Too Hippie For Square Town, Too Much of a Square For Hippie Town Ubud

Square Town

I often felt uncomfortable in my former skin.  I did not like wearing suits.  I did not like pretending that I was impressed by expensive cars or clothes.  I had my one fancy purse, that I bought years ago.  I never wore expensive shoes.  I always bought clothes on sale.  I knew I was saving money for experiences and not stuff.  

Most of all, I knew I did not belong in corporate America.  I did not like to play the game, to engage in the office politics.  It was a game I played pretty darn well, but did not like myself for it.  I owned too many buddhas, and wished for a different life.  I wanted to explore yoga more, listen to Balinese or Indian music, light incense, and engage in other similar activities. 

I often felt like too much of a hippie for this world, this Square Town.  I was a little too round.  When I announced my plans to finally leave the profession, one of the partners said he heard I was running away to join an ashram.  Close, but not quite. 

Hippie Town Ubud

hippie ubud On the other hand, I am not so idealistic to swear off things like money.  I made good money, I saved it, and as a result I am able to live a different lifestyle now in hippie town Ubud, Indonesia. Part of this lifestyle involves buying flowing pants and skirts, and wearing multiple bracelets and necklaces, one of them with a sitting buddha image on it.  Did I mention the buddha tattoo on my back?  And the other one on my wrist that reads “fearlessness” in Sanskrit.  I get more and more hippified as I continue down this path of perpetual traveler and digital nomad.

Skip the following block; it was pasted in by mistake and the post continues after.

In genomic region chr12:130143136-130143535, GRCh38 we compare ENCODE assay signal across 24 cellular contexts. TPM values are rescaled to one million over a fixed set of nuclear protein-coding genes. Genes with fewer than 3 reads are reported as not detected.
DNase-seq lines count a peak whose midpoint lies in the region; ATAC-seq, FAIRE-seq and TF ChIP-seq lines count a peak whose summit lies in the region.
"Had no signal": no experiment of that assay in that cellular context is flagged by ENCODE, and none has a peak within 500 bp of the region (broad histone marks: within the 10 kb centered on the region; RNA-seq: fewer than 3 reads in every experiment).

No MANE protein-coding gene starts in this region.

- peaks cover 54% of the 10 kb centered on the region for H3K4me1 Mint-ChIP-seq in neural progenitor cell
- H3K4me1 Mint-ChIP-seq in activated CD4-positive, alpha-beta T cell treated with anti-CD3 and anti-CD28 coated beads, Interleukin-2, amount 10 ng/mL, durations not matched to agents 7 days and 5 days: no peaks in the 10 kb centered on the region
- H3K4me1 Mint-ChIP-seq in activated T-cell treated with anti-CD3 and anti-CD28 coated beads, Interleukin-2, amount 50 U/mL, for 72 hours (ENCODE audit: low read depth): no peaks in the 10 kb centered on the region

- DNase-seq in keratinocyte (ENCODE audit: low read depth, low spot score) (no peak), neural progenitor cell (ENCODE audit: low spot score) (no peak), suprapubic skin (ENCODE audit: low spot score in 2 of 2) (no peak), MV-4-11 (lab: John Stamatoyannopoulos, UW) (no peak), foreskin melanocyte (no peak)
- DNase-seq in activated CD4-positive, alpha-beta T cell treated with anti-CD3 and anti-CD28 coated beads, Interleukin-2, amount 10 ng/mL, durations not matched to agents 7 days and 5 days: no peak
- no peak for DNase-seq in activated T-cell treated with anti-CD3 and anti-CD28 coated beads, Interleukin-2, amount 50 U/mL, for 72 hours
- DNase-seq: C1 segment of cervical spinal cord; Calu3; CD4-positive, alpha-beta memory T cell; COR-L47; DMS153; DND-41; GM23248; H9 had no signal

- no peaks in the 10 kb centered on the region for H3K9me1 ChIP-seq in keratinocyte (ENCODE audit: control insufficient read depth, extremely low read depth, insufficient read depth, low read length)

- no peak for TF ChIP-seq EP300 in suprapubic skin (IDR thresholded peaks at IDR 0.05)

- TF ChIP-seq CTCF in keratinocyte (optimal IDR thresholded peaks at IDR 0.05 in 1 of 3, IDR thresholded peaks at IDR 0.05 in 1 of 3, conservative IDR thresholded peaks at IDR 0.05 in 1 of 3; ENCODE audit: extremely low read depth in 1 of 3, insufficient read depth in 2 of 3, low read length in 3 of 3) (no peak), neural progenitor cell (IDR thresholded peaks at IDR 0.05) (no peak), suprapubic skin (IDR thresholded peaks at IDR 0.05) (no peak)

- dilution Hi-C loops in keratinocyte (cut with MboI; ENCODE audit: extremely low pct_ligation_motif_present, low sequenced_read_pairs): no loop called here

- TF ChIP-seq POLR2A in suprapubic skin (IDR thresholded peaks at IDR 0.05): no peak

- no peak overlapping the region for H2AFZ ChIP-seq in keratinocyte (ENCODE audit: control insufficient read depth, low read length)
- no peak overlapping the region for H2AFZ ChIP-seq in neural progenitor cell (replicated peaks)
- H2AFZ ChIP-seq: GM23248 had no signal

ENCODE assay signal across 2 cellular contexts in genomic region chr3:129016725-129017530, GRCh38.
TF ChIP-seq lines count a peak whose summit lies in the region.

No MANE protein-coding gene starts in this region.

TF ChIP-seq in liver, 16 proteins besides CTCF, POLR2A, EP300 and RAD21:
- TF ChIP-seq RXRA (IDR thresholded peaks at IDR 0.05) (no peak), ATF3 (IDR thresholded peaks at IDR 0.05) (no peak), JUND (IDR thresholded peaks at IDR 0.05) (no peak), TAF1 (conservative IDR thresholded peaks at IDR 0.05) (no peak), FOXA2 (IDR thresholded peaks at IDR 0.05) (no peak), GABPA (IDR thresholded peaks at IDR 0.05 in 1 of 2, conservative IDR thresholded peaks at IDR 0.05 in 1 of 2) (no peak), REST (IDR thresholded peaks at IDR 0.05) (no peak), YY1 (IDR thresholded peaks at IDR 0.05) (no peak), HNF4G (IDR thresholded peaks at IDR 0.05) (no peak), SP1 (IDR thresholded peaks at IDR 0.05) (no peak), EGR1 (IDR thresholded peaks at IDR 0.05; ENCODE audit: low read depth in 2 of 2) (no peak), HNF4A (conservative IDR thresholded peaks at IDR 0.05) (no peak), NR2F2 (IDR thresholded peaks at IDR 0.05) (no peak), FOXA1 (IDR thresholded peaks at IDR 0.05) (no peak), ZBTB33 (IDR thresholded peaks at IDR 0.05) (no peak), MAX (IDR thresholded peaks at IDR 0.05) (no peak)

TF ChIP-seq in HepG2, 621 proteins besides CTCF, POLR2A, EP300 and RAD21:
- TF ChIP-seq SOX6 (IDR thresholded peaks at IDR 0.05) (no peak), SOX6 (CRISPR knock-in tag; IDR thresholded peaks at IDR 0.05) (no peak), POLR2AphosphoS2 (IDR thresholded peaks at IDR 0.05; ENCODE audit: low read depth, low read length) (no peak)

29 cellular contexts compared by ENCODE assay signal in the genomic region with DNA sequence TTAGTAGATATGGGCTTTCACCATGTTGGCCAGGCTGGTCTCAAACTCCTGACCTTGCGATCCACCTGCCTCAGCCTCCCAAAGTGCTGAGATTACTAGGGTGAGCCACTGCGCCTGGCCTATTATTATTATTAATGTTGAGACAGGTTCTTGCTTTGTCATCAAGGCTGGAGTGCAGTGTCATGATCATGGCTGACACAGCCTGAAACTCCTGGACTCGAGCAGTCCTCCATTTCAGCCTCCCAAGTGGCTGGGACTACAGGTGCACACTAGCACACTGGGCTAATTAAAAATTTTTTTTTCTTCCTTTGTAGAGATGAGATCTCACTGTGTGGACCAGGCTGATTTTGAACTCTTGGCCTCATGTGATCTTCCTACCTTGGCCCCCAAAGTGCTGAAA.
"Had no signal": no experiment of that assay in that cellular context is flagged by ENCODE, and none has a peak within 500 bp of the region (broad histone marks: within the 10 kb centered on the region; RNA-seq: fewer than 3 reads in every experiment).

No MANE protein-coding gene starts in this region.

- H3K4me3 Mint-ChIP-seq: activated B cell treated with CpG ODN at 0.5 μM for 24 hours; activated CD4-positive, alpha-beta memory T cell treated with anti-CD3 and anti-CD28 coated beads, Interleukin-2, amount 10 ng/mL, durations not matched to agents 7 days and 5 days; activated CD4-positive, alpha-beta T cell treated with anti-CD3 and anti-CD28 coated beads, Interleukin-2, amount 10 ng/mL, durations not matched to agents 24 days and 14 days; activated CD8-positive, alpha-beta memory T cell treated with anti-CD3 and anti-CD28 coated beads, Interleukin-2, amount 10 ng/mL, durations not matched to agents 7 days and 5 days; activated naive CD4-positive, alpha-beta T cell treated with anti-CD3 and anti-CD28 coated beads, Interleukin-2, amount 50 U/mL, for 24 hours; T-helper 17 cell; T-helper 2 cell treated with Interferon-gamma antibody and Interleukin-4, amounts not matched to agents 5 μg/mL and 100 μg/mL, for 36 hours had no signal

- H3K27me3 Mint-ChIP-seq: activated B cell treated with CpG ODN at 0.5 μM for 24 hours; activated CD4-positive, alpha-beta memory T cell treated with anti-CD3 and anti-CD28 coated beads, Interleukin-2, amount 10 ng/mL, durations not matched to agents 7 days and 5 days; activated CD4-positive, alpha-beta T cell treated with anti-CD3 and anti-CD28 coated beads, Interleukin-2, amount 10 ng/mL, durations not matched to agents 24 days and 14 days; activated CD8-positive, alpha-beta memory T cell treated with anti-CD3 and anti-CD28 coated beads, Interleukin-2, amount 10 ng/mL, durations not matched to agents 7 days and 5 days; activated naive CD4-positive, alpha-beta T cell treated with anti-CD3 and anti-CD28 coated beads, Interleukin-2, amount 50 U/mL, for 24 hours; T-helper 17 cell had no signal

Then, I arrived in Ubud, originally an artists’ colony that developed around the Balinese culture and the Hindu spirituality that exists in central Bali.  The town’s tourist focus now includes plenty of restaurants for vegetarian, vegan, and even raw food.  There are health food stores, supplements, green juices, detox programs, and plenty of healing initiatives.  It is easily the most “hippie” place I have been to.  I’ve started to call it Hippie Town Ubud.

I started to explore classes at the Yoga Barn, which can be both physically intense, as well as a bit more spiritual than I was used to at home.  I became more used to chanting Om and Shanti, and was trying a lot harder to focus on meditating.  I found myself trying to git in to the Hippie Town Ubud.

Early on, I attended an afternoon Sound Healing class.  I had an unlimited pass and wanted to make the most of the various classes.  It was a master class, with a half dozen healers playing percussion, using Tibetan bowls and crystal bowls, and many instruments I had just never heard of before.  There were even a few didgeridoos. The leader wore a shiny brown satin two piece outfit, with a Native American beaded belt.  He had long, flowing hair, and plenty of necklaces.  Most of his brothers and sisters dressed similarly, other than the one percussionist from San Francisco.